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Discussion Starter · #1 ·
I am currently building a gsxr 600 adv bike and I have no knowledge regarding springs/shocks. I am trying to give the bike a little more ground clearance and raise the back end more to have a motard feel of it. I am looking at shock swaps and seeing if there is something that I can do to get this effect. I saw a sv650 that installed a longer shock that raised the ground clearance from 6" to 9". Is this manageable on my bike?

Any info that can point me in the right direction would be great.


Bike: 2006 gsxr 600 stock
 

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Discussion Starter · #3 ·
I started reading up on shocks and the attributes of them. Would getting a longer shock that has proper clearance help to raise the back end? I assume this would be doable by also having a stiffer(?) set up?
 

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If you are trying to raise the bike by putting in a longer shock you will also have to swap the forks for longer ones. And a longer shock may require modification. I put a 2004 gsxr shock in my 1992, it's about 3/8" of an inch longer if I remember right and it wouldn't fit without modifying the linkage a bit. The '06 shock is shorter than the '04, same size as the '92. You can get some height increase by just switching to an '04/'05 shock.
Anyway without changing the front end you may not like the steering. I have my forks flush with the top triple and it's really nervous, like dives into turns and you're kind of steering it back up instead of into the turn. Over bumps the front end wiggles. I took some preload out just to lower the back end down. The damping on the stock shocks isn't great so keep that in mind too, it's pretty harsh.
 

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lɐʇuǝɯᴉɹǝdx&#4
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Longer dogbone linkages maybe?

I think I saw somebody here make their own adjustable links. No idea who it was though.
The ones on (the front of) my bike? Link & shock from GSX1000, I think. And generally I think lifting the back end means SHORTER links; longer lowers it. That's how my setup works, and the configuration is pretty much the same.

A longer shock would do, but might cause other issues (minor or less so, depending on length change) related to fit and maybe how 'progressive' the stroke is. A stiffer shock (or more preload) will decrease sag so effectively make the rear ride higher, but sag is a GOOD thing- if the wheel isn't pushed up, it can't travel down to stay in contact with the road (AKA 'stop you from fishtailing').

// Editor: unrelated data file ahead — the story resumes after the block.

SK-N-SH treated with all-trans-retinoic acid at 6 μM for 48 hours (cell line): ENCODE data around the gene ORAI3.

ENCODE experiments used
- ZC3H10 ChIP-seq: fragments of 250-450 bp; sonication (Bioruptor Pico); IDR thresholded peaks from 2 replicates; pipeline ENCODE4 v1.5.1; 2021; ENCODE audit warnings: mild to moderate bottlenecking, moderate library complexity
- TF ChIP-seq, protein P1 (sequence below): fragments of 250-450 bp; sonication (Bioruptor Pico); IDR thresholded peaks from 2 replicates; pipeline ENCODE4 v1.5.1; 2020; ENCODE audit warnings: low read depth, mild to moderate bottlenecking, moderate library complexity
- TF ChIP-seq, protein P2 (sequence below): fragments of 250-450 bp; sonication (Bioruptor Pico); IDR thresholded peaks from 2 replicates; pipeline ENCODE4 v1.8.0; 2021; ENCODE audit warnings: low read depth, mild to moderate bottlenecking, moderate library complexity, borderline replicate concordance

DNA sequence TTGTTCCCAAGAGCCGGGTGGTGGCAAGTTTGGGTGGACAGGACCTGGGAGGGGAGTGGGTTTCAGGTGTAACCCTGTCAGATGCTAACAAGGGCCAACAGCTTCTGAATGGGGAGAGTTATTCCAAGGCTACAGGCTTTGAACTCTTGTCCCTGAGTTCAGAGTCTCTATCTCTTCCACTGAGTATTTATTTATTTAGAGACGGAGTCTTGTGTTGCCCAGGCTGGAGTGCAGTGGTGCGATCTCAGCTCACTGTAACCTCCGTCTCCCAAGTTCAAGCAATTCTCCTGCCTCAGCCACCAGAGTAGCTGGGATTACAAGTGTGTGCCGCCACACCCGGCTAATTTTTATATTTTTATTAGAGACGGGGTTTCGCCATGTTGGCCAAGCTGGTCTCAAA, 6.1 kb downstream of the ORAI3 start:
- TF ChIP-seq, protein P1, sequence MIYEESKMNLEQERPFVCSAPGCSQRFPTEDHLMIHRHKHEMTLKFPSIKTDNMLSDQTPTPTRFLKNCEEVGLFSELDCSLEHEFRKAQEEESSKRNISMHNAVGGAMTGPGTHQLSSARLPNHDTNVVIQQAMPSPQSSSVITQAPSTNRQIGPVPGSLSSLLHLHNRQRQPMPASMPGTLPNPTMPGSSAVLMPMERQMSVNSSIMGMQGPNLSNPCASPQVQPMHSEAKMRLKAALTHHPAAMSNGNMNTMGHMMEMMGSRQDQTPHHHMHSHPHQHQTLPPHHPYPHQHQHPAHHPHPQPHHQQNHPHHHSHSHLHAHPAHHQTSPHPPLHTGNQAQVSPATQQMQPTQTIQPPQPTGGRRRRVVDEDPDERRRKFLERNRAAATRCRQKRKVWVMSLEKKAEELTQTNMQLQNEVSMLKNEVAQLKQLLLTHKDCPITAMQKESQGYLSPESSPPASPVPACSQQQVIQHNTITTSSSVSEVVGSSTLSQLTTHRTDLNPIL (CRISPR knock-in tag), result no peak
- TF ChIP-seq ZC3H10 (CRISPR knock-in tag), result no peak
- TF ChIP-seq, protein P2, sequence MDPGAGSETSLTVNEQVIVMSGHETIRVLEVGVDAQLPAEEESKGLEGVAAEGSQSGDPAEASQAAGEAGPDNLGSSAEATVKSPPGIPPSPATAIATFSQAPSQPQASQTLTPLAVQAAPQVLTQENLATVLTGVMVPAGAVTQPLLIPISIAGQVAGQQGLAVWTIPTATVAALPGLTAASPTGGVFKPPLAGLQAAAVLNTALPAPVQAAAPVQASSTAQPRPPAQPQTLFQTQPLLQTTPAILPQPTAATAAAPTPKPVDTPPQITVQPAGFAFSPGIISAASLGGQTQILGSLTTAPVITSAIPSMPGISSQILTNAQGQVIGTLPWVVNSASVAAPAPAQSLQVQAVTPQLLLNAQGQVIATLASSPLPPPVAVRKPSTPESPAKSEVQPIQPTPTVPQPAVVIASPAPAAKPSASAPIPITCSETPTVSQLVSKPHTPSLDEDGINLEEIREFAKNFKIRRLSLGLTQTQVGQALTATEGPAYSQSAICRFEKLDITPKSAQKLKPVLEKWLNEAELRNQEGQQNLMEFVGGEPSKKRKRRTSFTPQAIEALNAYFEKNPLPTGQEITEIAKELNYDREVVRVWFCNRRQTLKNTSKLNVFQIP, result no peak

New links really seem simpler, most are just flat plates of metal with holes on them. You don't need rod ends and turnbuckles unless your setup is already kinda wonky.
 

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Discussion Starter · #6 ·
If you are trying to raise the bike by putting in a longer shock you will also have to swap the forks for longer ones.

The '06 shock is shorter than the '04, same size as the '92. You can get some height increase by just switching to an '04/'05 shock.

So If I decide to swap for the '04 shock, would the increase be a huge difference, enough to negatively impact steering?


Swapping forks.... hard job? Being naive I assume its just like sliding them out of clamps and replacing them.... but probably a lot more involved. haha
 

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lɐʇuǝɯᴉɹǝdx&#4
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The wheel needs to fit the fork, the brakes the caliper mounts & disk spacing, the clamps need to fit the tubes, etc. The surest & simplest way to go is more like a front end swap.

If the ground-to-crown distance is good and the steerer is long enough, swapping the full front end is usually just a matter of finding the right adaptor bearing on http://www.allballsracing.com/index.php/forkconversion (maybe not even that for some models) but when you start mixing wheels and clamps from different sets, it may take a bit more.
 

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So If I decide to swap for the '04 shock, would the increase be a huge difference, enough to negatively impact steering?


Swapping forks.... hard job? Being naive I assume its just like sliding them out of clamps and replacing them.... but probably a lot more involved. haha
I don't have the numbers handy anymore, I'd guess you would gain about an inch at the tail. There's a user here named racinggeek that has done some gsxr swaps he might have a better guess. If you want to know what that feels like drop the forks down about an inch in the triples and go for a ride but be careful because it may be pretty unstable. Their isn't a lot of rake with that bike so front and rear ride height make big changes.

Swapping forks can open a can of worms but if you can find a set with the same diameter and spacing you can just use the whole front end. There is a sticky on this site somewhere about fork swaps. Otherwise you're looking at custom triples, axles, spacers, etc.

Honestly if you need more height than that you may want to look at a different bike to start with because the shock linkage isn't going to work well with a huge change in shock height. There are probably other guys here that know more about how much the linkage will tolerate an increase in height.
 
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